Thanks once again!

  • JohnAByrne

    That’s really strange because I can access those pages without any trouble. I’ll take off the barrier on this and see if that changes anything for you.

  • WTF

    Pages 2 and 3 are unavailable even for logged in users. =(

  • UmNoJustNo

    Duke wins that one hands down.

  • Noname

    Thanks, John. We all really appreciate what you’ve been doing!

    Also, I’ve visited more than 15 top b-schools, and I have to say that while Northwestern University and Evanston are mindbogglingly beautiful (I’d really like to spend there much more than two years), Kellog’s facilities are VERY tired. I understand that there is not enough space for the number of people and that there is new building under way, but some maintenance would be nice nonetheless.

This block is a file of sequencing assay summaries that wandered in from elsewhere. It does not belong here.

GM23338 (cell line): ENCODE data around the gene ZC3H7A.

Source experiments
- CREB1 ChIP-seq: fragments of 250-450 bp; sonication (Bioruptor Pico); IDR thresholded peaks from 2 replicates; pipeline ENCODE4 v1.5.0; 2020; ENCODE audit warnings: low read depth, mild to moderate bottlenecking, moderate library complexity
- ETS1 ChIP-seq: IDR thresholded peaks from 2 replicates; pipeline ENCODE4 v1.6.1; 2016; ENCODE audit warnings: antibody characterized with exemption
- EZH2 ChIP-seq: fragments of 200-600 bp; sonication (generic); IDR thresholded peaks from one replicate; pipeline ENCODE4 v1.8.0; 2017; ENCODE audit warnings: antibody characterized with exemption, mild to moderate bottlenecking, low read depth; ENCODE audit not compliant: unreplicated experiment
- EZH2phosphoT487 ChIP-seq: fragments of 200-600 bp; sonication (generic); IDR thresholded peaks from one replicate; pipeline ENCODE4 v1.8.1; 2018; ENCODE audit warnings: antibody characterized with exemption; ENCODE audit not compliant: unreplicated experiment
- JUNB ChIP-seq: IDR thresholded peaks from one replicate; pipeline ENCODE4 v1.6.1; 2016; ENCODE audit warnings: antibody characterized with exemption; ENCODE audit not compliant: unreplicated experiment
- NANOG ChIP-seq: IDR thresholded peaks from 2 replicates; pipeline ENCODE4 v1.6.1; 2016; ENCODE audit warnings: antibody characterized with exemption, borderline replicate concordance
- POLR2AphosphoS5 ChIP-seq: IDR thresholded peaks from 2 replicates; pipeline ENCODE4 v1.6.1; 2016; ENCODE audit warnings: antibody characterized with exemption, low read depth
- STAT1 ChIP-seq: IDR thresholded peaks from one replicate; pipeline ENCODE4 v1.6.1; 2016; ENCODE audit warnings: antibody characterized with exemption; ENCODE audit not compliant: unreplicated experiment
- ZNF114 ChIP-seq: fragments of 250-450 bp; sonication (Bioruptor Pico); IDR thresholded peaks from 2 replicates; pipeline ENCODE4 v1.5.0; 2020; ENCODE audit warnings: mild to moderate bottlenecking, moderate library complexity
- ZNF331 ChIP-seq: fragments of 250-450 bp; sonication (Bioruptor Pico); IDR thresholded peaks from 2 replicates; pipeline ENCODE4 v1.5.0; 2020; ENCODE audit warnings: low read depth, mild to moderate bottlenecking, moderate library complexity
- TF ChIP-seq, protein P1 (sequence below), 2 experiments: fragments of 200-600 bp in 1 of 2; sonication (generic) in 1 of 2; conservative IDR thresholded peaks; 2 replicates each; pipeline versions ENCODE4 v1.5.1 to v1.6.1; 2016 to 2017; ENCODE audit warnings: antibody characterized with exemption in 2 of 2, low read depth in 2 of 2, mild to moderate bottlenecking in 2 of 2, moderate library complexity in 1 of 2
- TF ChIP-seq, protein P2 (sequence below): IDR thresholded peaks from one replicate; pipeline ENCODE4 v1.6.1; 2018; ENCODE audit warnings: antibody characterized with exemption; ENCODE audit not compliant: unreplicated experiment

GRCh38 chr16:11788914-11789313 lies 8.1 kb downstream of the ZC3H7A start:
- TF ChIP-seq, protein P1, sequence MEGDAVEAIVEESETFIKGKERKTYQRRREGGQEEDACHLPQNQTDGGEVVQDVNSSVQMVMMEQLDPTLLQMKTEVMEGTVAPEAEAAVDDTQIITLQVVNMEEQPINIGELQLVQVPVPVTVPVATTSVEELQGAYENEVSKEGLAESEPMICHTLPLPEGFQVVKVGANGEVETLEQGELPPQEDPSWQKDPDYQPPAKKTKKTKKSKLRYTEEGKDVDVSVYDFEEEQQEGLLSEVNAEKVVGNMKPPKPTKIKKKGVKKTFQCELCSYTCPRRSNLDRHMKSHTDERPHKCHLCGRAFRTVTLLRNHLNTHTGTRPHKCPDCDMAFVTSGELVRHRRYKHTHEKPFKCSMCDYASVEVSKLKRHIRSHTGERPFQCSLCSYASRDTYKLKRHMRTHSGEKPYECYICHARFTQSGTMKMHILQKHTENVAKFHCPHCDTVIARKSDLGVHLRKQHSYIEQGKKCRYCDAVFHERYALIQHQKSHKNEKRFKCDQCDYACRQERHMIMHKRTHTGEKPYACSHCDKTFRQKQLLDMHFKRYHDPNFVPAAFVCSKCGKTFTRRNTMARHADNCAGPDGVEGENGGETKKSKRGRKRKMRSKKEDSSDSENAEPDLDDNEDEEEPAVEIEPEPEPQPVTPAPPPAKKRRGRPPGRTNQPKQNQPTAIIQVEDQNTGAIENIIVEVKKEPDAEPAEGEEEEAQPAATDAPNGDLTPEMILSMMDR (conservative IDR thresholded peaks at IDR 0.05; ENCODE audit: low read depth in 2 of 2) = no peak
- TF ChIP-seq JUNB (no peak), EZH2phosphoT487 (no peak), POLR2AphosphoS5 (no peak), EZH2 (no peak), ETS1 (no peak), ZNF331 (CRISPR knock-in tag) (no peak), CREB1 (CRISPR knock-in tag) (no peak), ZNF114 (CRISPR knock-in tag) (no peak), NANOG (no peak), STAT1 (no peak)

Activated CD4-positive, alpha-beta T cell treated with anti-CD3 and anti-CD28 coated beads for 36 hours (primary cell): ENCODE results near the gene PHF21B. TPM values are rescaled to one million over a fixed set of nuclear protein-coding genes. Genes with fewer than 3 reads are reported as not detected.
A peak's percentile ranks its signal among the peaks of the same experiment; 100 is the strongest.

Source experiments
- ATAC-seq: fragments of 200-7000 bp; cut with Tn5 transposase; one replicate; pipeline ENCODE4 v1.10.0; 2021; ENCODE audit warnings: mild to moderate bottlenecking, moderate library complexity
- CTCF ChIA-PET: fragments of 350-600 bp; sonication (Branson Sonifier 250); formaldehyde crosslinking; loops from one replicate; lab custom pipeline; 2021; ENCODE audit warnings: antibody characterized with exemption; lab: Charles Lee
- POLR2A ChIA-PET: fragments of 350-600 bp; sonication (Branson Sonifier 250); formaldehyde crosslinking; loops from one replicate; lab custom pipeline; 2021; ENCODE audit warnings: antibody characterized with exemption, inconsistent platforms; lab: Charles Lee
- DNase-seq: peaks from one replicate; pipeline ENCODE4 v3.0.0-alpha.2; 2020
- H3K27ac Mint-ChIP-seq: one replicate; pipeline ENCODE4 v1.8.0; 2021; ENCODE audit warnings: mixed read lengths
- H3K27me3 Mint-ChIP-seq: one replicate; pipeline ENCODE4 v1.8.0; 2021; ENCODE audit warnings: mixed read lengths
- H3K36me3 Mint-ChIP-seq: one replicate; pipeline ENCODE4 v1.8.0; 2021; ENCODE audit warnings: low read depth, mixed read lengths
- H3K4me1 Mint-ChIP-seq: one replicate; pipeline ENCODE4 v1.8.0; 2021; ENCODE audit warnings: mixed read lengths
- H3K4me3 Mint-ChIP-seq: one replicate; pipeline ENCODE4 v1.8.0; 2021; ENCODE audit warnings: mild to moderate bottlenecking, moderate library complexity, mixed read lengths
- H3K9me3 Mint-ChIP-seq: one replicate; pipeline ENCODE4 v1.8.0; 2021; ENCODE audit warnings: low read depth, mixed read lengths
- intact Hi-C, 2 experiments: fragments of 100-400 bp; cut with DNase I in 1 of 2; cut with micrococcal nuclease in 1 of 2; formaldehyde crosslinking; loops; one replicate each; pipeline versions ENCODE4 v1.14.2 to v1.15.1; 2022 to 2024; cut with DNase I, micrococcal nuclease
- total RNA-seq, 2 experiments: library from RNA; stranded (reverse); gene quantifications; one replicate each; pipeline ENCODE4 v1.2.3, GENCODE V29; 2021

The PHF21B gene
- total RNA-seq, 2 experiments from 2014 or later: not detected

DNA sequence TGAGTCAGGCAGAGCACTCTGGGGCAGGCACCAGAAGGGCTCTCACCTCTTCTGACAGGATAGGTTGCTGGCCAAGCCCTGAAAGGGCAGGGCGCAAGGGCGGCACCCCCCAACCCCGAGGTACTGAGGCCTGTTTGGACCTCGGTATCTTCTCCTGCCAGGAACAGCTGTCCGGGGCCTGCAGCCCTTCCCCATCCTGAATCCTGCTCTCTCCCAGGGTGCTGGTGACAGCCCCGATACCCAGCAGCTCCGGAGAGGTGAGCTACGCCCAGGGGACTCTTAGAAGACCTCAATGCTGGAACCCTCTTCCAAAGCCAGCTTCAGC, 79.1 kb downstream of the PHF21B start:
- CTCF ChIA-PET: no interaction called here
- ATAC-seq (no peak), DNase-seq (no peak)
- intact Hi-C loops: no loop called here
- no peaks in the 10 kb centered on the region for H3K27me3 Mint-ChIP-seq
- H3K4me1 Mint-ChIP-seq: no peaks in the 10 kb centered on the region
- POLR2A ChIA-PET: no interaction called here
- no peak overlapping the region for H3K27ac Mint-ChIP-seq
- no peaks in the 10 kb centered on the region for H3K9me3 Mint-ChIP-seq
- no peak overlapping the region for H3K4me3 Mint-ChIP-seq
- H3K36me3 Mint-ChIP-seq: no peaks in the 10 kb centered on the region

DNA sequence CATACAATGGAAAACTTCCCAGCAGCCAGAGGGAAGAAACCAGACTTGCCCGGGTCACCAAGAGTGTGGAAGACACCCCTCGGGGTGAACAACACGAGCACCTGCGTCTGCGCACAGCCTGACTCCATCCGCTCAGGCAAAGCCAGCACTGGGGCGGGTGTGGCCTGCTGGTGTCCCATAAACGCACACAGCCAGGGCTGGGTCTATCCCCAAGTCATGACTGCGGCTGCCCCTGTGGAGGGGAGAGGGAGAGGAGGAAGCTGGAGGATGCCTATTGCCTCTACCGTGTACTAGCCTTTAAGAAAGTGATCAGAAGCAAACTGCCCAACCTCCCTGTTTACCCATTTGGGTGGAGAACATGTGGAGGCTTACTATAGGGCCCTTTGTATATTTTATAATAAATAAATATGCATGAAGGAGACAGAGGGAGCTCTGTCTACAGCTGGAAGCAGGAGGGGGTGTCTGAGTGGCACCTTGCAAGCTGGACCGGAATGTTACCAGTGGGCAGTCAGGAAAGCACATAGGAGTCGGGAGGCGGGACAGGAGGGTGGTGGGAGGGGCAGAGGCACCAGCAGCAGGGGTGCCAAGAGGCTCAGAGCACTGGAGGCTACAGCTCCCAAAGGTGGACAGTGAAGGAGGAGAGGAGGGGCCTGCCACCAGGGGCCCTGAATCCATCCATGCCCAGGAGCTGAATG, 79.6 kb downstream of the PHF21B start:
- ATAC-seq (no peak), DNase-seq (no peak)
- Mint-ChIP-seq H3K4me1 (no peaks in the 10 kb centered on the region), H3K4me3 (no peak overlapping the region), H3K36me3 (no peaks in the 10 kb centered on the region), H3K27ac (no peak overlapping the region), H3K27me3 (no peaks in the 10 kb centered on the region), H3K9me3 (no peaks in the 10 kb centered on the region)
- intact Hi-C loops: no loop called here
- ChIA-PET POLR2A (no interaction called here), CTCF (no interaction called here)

And I would like to share with you a photo taken in an interview room (one where you are supposed to have job/internship interviews with world’s best companies).
    Yep. It’s scotch tape.

  • jkids210

    Thanks. I look forward to an update. Its always good reading.

  • JohnAByrne

    Totally agree. I often have to decide whether to keep on top of the current news and features or to go back and update. Need to get some balance and do both.

  • jkids210

    When will this profile be updated? It’s been 4 years so another comparison is warranted to reflect changes in the schools.

  • Bastion

    No contest. Northwestern carries the bigger name and they are higher ranked.

  • RAF